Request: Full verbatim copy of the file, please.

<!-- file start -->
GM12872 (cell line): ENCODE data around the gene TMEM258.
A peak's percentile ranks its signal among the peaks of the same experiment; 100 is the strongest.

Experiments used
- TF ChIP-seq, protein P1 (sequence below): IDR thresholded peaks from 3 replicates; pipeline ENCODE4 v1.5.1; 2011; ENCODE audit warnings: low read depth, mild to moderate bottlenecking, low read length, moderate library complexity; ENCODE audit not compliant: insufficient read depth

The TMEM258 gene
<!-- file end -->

GM12872 (cell line): ENCODE data around the gene TMEM258.
A peak's percentile ranks its signal among the peaks of the same experiment; 100 is the strongest.

Experiments used
- TF ChIP-seq, protein P1 (sequence below): IDR thresholded peaks from 3 replicates; pipeline ENCODE4 v1.5.1; 2011; ENCODE audit warnings: low read depth, mild to moderate bottlenecking, low read length, moderate library complexity; ENCODE audit not compliant: insufficient read depth

The TMEM258 gene